Are there any cities in the world where it is incredibly easy to find an apartment? In the history of living on my own, it has taken weeks, if not months to find a suitable apartment whenever it is time to move. I know it is the same for many of my friends in major cities such as New York, Los Angeles, and San Francisco.
Finding an apartment is no easy task in Lima either, especially in the highly coveted Miraflores district, but I’m pleased to say that we’ve put the deposit down for a place right in Miraflores, and the novio and I are pretty stoked about it! It took about 76 emails and lots of wandering around, but after a week in Lima, we’ve finally got a place to call home. It’s not the fanciest place in the world, and we’re sharing the flat with 3 other people, but it’s in a perfect location. The apartment came with FIVE keys – for the two different security gates and the front door. Crazy!
The front door/gate to our apartment building.
Before arriving in Lima, we rented a room from Airbnb so we could familiarize ourselves with the area before hunting for an apartment, and I would recommend for anyone to do the same. After Asia, I know that if I’m staying anywhere longer than 2-3 weeks, I will NOT book it before seeing it.
We will be moving in sometime next week, so we can get settled before we begin to work. We’re really lucky it worked out this way, but it was a LOT of hard work.
*Quick update: first night in our new apartment and we woke up to no power. Meaning no Internet, no hot water, no fridge. And now we’re at Starbucks! Dang!
Job stuff at Starbucks.
For those of you looking for a place in Lima, here are a few things I’ve taken away from the experience.
Tips for Apartment Hunting in Lima
1) Rooms are easiest to rent. We quickly gave up on finding a studio or 1-bedroom apartment here, because it’s just too difficult. There are not a lot of flats to rent because most Peruvians live at home until they get married, and at that point they want a place big enough for family or children. Since that realization, we’ve been primarily answering Craigslist ads to fill a room in a house. ALWAYS check out the place first, because we saw some pretty rough places along the way.
2) On that note, many of the people listing rooms are actually looking to fill rooms in their hostels with long-term guests. Just ask straight up if it is a hostel. We even found a woman renting out an unused room in her office…she just asked that we didn’t cook at all until after 6pm. Bizarro!
3) It’s harder on a couple. Once you decide to look for a room in a house, you’ll see that most of these houses have 4-8 rooms, meaning 3+ people to a bathroom, and no room for your main squeeze. I would have had at least 5 great rooms in a heartbeat if I were living there alone, so keep that in mind. Make sure you ask if there is room for a couple, and even offer to pay a little extra in rent. If they try to increase it by 50% or more, it is probably not worth it.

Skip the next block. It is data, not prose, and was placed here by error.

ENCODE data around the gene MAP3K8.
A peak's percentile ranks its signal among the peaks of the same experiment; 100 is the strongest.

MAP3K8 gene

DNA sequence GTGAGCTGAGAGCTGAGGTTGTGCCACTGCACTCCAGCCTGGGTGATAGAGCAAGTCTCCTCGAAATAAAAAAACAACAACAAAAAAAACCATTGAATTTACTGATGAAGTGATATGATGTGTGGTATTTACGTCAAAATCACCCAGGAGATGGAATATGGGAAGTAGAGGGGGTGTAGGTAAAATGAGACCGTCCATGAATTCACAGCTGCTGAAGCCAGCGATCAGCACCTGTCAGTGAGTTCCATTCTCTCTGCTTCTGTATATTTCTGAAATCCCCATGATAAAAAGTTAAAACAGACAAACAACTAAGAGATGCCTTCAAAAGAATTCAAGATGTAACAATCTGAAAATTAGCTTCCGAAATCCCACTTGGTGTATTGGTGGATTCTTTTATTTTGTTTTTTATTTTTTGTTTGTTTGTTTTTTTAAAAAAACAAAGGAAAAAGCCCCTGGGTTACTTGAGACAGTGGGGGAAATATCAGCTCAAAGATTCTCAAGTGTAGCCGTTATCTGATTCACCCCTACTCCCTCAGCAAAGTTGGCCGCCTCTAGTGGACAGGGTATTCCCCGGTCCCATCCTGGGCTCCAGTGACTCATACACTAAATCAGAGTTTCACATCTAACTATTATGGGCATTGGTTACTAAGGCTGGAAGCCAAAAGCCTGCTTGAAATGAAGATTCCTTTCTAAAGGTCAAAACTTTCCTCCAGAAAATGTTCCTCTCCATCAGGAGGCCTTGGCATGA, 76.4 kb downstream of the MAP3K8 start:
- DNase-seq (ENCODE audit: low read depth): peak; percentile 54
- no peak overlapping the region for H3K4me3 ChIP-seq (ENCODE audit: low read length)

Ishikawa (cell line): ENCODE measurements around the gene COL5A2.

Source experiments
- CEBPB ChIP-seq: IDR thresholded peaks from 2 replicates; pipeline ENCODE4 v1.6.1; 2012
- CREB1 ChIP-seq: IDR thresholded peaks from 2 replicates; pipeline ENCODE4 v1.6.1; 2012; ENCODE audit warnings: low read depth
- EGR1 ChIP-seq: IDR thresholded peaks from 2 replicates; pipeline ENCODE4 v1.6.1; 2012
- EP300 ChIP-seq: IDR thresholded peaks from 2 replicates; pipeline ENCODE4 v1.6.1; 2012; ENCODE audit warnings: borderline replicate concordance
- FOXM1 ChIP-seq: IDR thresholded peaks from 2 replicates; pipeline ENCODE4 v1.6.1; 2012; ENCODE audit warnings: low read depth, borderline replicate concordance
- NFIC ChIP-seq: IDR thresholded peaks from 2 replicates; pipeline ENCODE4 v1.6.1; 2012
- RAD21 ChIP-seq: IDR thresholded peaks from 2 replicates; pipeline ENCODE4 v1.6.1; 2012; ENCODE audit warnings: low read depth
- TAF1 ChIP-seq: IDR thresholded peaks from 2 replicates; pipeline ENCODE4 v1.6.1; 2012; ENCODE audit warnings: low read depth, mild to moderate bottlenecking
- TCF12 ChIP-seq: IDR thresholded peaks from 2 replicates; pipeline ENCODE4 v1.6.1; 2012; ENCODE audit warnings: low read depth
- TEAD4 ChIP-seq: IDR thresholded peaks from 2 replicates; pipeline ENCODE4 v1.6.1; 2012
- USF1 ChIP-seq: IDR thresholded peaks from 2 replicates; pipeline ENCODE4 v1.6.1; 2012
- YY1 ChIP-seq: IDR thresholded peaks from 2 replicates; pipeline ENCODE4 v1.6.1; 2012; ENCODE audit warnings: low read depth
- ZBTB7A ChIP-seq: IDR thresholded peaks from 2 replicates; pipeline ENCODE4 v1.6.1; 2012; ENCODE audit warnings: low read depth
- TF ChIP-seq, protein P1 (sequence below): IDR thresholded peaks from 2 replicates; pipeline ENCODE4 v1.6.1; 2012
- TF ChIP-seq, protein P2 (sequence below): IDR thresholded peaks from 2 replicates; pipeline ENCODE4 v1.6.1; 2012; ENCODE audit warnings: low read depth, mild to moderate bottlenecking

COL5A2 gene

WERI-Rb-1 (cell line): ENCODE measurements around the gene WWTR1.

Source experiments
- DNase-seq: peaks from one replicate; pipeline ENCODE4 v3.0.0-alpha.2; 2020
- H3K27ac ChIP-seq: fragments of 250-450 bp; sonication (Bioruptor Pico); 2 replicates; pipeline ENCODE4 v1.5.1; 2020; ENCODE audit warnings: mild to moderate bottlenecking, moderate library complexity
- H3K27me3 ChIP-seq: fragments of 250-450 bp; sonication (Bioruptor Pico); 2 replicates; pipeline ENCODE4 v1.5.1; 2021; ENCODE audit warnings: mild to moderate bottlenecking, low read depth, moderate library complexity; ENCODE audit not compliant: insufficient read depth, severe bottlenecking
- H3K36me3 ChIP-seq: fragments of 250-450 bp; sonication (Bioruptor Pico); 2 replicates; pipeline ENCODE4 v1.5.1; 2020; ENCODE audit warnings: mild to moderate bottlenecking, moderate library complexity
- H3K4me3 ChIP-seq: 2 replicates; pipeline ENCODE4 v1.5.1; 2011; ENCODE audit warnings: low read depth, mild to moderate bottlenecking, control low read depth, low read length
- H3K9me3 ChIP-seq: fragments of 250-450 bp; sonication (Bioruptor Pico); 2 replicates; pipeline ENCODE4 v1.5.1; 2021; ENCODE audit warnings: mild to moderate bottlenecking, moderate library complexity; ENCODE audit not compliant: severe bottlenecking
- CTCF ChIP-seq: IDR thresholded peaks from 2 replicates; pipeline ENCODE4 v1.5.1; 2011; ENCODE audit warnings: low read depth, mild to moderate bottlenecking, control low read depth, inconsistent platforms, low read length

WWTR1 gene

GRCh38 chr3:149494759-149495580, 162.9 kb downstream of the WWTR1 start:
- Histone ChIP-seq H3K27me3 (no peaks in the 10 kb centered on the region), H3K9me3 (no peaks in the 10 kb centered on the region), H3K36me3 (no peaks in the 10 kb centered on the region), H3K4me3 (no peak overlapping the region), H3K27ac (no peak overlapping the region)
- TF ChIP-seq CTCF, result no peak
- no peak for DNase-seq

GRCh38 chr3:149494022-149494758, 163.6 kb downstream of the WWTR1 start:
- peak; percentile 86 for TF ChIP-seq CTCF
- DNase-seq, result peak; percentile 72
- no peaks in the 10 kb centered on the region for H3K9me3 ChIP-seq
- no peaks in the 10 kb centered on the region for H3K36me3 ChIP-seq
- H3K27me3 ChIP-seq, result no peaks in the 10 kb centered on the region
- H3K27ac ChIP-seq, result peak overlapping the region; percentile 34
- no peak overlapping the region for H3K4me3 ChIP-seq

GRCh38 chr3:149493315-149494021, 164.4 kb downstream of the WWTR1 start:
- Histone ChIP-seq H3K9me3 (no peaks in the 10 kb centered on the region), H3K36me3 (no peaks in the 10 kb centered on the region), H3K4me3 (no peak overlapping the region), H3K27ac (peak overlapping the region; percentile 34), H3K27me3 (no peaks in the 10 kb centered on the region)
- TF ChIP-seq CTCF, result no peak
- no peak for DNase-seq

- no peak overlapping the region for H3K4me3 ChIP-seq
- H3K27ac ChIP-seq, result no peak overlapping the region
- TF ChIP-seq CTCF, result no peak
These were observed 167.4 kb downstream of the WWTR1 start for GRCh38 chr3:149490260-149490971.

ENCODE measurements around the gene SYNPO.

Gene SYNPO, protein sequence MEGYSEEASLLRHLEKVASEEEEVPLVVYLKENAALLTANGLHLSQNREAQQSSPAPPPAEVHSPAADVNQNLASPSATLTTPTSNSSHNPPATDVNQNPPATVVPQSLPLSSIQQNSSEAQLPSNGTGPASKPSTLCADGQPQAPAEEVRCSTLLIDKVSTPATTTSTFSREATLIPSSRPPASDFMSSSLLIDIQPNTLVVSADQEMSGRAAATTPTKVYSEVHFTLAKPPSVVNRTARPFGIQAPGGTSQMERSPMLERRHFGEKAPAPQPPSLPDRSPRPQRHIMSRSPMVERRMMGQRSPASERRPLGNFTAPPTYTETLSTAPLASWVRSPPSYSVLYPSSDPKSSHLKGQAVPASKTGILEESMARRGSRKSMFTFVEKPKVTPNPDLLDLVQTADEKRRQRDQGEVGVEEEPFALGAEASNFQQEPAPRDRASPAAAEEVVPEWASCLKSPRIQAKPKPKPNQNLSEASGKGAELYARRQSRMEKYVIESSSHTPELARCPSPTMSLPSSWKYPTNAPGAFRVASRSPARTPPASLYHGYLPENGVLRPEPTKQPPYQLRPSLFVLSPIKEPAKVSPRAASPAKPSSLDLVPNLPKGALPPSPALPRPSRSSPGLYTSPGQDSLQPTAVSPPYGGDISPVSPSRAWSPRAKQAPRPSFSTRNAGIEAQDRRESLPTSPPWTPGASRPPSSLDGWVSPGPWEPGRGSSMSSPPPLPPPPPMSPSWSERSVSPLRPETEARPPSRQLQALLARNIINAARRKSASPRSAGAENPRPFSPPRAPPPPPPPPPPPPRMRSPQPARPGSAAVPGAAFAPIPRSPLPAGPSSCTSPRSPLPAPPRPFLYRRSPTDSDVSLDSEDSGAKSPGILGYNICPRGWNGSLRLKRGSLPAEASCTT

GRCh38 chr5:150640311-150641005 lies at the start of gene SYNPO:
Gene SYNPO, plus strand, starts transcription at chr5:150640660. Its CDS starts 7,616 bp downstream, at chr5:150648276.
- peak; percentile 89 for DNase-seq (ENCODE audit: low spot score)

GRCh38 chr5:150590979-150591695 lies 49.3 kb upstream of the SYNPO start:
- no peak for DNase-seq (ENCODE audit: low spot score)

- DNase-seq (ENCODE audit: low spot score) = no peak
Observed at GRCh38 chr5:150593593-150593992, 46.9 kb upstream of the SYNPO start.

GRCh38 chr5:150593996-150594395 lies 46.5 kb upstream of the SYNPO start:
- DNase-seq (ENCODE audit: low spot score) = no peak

4) Consider your schedule. We found a ton of foreigners are here working from home, either as tutors, interpreters, marketers, or what have you. You probably don’t want to move in with a stranger who works from home unless you’re SURE you’ll be at your own job most of the day. Ask if anybody works from home!
5) Get a phone. We missed THREE appointments to see apartments because the address was wrong, the building gate was locked and we couldn’t get in, or we simply could not find the house. Us not having a phone is another story in itself, but if I were you, definitely try to get a phone so you can call your potential roommates when you’re outside the building!
6) Finally, location. Miraflores is pretty much where everyone wants to be, as that’s where all of the modern action is. However, don’t turn your back on Barranco, especially if you like the beach and the bohemian lifestyle. And if you’re going to be working, you should even consider San Isidro. If you are a white foreigner without any Spanish, I wouldn’t recommend heading into downtown Lima because it is not nearly as safe as the other neighborhoods.
Finally, places to look: Craigslist, ExpatPeru, InterNations, LivingInPeru, and Google! You can even create your own listing saying what you’re looking for, and you might be contacted.
We ended up with an awesome little room just a few blocks from Parque Kennedy, which is where all the action is. We’re sharing a bathroom with just 2 other people, with the option to move into the larger room with a private bath in two months. This is all for less than $400. A steal! Good luck on your hunt, and if you’ve got any questions, leave them in the comments below!